Do yourself a favor – click the audio link below and take the next 3 minutes to listen to what Taku has to say. It could change the way you train for good.

Audio Link —–> Who is H.I.T designed for (audio)

As always, we’re interested in your feedback so feel free to post your comments or questions. We address them right away.

Keep training hard!

Jason K.

O.S.W. vs H.I.T.

It is not unusual to find the strength training community divided when it comes to what style of training is best or how and when to employ the many training techniques and variables that are available. One of the most classic battles one finds is the one between the proponents of High Intensity Training or H.I.T. and those coaches and athletes who seem to prefer Olympic Style Weight Lifting or O.S.W. I personally have never really understood the almost religious fanaticism with which some may argue for or against their preferred approach to getting stronger.

For years I have been a fan of brief, intense and infrequent training. Having tried just about every one of the recognized (as well as the obscure) training programs that have come along in the last twenty years, I can honestly say that this is still true today. My goal has always been to find the precise amount of volume, frequency and intensity that will allow me to reach my goals with maximum efficiency and minimum down time. With years of trial and error, creative experimentation and hard work under my belt I have discovered a few combinations that seem to produce consistent results.

Now counter to the notion of this brief, intense, infrequent style of training, often referred to as H.I.T., I am also a fan of Olympic style weightlifting. For many this might seem odd. For some it may seem that the two styles are not compatible with one another. I assure you it is not odd, and they are very compatible. Olympic style weightlifting is very technical. The movements are often difficult to master and some of the positions may cause a great deal of discomfort in the early stages of learning. I guess that is one of the reasons I enjoy Olympic style weightlifting, the focus and attention to detail that is required to attain a sense of mastery is a lifetime journey. Almost anyone can learn to work hard on a basic movement such as a Lat Pull-down or a seated Row but to truly master the Snatch or Clean and Jerk requires far more patience and dedication. Now don’t get me wrong, I am all about hard work on the basics when it comes to efficient strength training. I am not one of those coaches who feels that Olympic style weightlifting is required for athletic success (unless of course you are an Olympic Weightlifter). But I do enjoy it and that is why I often include some Olympic style weightlifting movements in my personal training plan.

One way to combine the more classic H.I.T. style of training with Olympic style weightlifting is as follows. Start with a basic O-lifting routine*. Practice this routine in a strict order of exercises as well as sets, reps and rest periods. For your H.I.T. training days create short routines which are made up of basic pushing, pulling and squatting movements along with some assistance exercises. Perform these in a classic High tension Low force manner with an emphasis on slow, controlled movement. Workout roughly every other day alternating one of these basic H.I.T. routines with the O-lifting routine. In this way you will perform both the O-lifting and H.I.T. routines three times every two weeks. Use the O-lifting days as more technique polishing and active recovery days. Still train hard and heavy however do not train to failure and strive to always leave a few reps in the tank. On the H.I.T. days perform single sets to failure of a handful of movements and strive to take each set to the limit. This can be an excellent way to combine these two styles of lifting, reaping the maximum benefit that each has to offer while maintaining a balance between stimulus and recovery.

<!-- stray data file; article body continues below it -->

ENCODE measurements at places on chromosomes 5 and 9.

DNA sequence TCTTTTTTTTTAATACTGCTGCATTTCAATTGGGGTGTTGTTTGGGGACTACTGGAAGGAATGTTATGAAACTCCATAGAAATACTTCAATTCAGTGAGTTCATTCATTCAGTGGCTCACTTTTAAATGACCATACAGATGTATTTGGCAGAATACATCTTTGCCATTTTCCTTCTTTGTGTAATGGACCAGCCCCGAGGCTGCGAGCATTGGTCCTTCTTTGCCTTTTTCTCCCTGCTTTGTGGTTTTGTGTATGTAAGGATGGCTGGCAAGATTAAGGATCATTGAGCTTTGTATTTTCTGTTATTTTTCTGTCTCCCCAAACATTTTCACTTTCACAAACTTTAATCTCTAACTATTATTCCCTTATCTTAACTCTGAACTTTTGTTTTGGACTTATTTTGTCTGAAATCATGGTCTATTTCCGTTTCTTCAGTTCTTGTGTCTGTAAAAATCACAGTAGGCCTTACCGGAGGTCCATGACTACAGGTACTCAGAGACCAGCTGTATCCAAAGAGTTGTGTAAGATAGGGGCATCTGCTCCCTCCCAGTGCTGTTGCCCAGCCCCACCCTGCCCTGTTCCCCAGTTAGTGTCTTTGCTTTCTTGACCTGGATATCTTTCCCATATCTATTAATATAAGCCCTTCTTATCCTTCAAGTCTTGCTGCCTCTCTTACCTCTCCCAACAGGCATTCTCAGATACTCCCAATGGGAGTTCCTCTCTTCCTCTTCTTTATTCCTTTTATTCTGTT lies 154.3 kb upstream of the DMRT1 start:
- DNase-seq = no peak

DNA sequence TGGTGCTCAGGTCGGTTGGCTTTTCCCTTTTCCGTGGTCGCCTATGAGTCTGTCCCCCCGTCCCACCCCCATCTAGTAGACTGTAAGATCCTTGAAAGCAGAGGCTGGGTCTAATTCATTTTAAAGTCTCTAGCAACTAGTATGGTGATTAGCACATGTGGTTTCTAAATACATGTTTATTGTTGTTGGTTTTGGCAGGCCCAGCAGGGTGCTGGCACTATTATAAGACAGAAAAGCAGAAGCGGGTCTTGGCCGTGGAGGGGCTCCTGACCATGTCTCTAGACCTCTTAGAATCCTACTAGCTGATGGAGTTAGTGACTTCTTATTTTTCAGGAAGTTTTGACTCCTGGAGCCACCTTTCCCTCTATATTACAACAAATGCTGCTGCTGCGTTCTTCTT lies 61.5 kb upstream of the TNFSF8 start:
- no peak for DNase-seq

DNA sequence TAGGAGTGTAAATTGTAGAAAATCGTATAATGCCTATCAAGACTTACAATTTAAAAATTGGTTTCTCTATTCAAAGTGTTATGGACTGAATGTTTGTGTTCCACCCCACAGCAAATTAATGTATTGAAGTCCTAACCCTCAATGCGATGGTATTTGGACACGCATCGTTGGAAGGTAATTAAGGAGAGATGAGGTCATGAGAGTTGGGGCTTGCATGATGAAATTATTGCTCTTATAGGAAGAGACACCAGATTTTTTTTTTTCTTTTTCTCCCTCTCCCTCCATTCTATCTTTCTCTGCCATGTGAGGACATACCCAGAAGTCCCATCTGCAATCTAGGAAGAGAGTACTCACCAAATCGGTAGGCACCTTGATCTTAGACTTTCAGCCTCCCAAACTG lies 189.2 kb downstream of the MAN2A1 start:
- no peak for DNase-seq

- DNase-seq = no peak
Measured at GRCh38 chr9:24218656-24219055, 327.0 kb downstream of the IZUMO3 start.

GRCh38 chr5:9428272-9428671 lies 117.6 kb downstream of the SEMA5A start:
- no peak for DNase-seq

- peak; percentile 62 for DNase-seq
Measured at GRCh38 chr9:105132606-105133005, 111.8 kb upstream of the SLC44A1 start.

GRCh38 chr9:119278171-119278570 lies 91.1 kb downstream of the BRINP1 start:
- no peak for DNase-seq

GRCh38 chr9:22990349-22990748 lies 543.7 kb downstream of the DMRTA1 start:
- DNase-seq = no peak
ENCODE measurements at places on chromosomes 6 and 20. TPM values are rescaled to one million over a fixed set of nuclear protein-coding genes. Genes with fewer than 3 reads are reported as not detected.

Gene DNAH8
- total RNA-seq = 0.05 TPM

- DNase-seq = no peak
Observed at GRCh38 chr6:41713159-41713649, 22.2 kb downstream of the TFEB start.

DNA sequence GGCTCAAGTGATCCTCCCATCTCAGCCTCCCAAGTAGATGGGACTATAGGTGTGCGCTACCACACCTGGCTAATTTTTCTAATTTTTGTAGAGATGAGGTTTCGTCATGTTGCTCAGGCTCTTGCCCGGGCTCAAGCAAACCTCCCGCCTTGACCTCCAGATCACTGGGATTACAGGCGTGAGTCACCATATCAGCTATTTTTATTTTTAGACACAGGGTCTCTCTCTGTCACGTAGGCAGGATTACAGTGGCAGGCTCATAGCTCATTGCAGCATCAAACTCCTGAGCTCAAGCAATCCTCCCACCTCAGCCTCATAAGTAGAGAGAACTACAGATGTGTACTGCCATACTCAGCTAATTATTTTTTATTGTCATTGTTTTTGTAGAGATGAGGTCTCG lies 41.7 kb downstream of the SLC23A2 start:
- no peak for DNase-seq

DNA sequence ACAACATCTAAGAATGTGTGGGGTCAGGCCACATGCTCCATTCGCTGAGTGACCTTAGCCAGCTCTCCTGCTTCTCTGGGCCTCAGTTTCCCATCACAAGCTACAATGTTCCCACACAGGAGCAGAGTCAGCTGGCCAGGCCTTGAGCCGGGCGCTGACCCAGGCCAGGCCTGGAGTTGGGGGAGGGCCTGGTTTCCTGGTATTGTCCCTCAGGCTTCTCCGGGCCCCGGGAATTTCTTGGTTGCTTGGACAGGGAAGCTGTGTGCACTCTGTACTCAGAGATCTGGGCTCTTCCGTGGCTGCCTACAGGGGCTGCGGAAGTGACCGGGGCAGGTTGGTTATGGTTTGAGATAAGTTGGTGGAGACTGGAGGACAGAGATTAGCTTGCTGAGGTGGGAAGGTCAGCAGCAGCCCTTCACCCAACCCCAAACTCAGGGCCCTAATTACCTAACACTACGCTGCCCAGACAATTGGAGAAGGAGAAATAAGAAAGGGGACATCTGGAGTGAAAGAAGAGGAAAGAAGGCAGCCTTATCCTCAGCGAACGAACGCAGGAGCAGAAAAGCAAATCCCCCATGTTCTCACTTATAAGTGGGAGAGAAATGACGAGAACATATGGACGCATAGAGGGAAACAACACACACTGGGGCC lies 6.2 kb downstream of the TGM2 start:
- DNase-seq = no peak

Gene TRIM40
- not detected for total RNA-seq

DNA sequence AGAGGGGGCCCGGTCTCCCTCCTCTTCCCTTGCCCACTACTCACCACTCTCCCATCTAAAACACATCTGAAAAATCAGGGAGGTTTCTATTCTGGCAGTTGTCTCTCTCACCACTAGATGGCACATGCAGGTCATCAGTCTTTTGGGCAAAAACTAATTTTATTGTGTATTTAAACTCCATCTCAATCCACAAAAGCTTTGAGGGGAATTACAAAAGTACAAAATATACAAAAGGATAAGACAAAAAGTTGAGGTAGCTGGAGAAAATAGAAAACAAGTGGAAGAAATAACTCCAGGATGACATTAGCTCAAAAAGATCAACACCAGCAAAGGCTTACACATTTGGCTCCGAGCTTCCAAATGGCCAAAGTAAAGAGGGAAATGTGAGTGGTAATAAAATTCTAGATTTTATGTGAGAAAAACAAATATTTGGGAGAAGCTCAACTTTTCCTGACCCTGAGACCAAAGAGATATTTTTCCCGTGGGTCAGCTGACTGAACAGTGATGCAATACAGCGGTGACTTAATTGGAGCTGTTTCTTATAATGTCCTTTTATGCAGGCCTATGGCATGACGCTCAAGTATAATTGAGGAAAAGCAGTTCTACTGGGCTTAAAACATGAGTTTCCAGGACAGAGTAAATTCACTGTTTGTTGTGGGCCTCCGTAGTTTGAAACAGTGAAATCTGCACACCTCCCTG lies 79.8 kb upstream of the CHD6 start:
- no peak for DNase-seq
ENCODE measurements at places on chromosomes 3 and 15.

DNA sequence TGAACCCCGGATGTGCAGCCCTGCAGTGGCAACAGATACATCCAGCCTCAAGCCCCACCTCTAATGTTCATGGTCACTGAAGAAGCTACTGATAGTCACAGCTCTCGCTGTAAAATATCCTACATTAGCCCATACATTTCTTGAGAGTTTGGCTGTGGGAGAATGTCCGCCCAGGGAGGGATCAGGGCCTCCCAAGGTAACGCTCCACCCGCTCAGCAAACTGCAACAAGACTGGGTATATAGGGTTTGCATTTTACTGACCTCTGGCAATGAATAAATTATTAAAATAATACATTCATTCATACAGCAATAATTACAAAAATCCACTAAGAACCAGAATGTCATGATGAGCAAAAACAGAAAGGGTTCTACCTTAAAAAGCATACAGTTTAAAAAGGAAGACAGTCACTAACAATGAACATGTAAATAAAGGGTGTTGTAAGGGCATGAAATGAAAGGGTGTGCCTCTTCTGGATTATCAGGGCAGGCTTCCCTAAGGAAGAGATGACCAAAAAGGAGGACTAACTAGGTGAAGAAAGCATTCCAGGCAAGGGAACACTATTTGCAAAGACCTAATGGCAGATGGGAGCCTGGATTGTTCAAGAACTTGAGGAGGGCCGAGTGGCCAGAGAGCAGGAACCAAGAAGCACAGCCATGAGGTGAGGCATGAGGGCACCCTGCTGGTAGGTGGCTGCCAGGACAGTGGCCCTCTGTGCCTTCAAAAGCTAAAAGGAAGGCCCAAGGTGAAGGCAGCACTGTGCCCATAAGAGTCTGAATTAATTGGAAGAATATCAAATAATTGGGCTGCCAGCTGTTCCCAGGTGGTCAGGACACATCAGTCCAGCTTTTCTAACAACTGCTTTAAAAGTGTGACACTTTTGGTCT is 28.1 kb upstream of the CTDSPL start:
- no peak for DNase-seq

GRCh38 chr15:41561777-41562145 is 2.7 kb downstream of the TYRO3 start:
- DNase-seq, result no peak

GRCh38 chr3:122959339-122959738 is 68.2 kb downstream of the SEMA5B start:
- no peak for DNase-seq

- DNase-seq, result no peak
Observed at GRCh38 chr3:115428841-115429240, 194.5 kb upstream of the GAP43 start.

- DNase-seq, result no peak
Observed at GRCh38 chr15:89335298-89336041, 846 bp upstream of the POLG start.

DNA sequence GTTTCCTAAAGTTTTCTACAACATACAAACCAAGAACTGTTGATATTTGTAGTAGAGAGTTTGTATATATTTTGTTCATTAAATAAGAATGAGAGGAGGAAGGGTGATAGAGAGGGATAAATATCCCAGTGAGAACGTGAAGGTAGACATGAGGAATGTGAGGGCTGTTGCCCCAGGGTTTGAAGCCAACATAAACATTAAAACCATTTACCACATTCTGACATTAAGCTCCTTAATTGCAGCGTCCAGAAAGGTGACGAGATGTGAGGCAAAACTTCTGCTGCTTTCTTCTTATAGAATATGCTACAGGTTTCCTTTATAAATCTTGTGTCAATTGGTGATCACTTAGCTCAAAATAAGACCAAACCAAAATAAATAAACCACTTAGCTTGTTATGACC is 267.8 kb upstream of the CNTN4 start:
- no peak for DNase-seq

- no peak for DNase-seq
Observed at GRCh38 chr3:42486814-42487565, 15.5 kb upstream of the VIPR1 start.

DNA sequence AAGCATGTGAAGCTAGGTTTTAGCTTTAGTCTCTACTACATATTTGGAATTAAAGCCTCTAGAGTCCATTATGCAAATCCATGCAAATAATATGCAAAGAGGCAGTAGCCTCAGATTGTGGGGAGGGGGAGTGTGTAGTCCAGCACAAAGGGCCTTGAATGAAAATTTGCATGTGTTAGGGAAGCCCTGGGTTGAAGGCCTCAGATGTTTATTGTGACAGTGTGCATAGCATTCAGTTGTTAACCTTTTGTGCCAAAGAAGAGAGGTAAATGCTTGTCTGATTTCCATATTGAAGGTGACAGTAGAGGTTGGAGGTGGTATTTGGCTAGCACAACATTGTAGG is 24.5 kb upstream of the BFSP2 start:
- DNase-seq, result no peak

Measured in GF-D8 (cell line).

If you have always been a practitioner of either one or the other of these two styles of lifting perhaps now is the time to try something new. If you have never tried O.S.W. then I recommend that you find a qualified coach for your initial instruction as this style of lifting is quite technical. If you have rarely if ever trained to momentary muscular failure then ease into it as the muscular soreness that is sometimes associated with this style of training can be quite intense. What ever style of lifting you use, be sure to have a spotter where applicable. Get strong in the gym, never get injured.

Give this H.I.T. / O.S.W. combination a try and I think you may find it to be a fun and effective way to reap the rewards that each of these styles of training has to offer.



Example O.S.W. / H.I.T. Hybrid:

For the O-lifts I tend to stick with each routine for 12 workouts which following the above described pattern sees me changing things up about every eight weeks or so. On the H.I.T. days I get a little more creative varying the order of the exercises, reps, and rest intervals as well as employing advanced overload techniques when my energy and recovery allow. Keep in mind that these routines are just a few examples of thousands that you could employ.

O.S.W. Workout 1: (*Courtesy of Jim Schmitz)

1. Hang Power Snatch 5 x 5
2. Hang Power Clean 5 x 5
3. Clean Deadlift & Shrug 5 x 5
4. Push Press 5 x 5
5. Front Squat 5 x 5
6. Over Head Squat 3 x 5
7. Bench Press 3 x 10-8-6

H.I.T. Workouts

Workout 1. (A.J. Classic)

1. Squat 1 x 20
2. Single Leg Calf Raise 1 x 20 (each leg)
3. Standing Shoulder Press 1 x 10
4. Chin-up (weighted) 1 x 10
5. Dip (weighted) 1 x 10
6. Barbell Curl 1 x 10
7. Straight-legged Deadlift 1 x 15

Workout 2.

1. Dumbbell Squat 1 x 8-12
2. Dumbbell Fly 1 x 8-12
3. Dumbbell Lunge (stepping back) 1 x 8-12
4. Seated Cable row 1 x 8-12
5. Dumbbell Alternating Upright row 1 x 8-12
6. Triceps Over head extension 1 x 8-12
7. Dumbbell Incline curl 1 x 8-12

Workout 3.

1. Back Squat 1 x 8-12
2. Barbell Bench Press 1 x 8-12
3. Barbell Lunge (stepping forward) 1 x 8-12
4. Wide Lat Pull-down (in front) 1 x 8-12
5. Dumbbell Seated Press 1 x 8-12
6. Cable Curl 1 x 8-12
7. Cable Triceps Push-down 1 x 8-12

Low-Tech Tools = High-Performance Results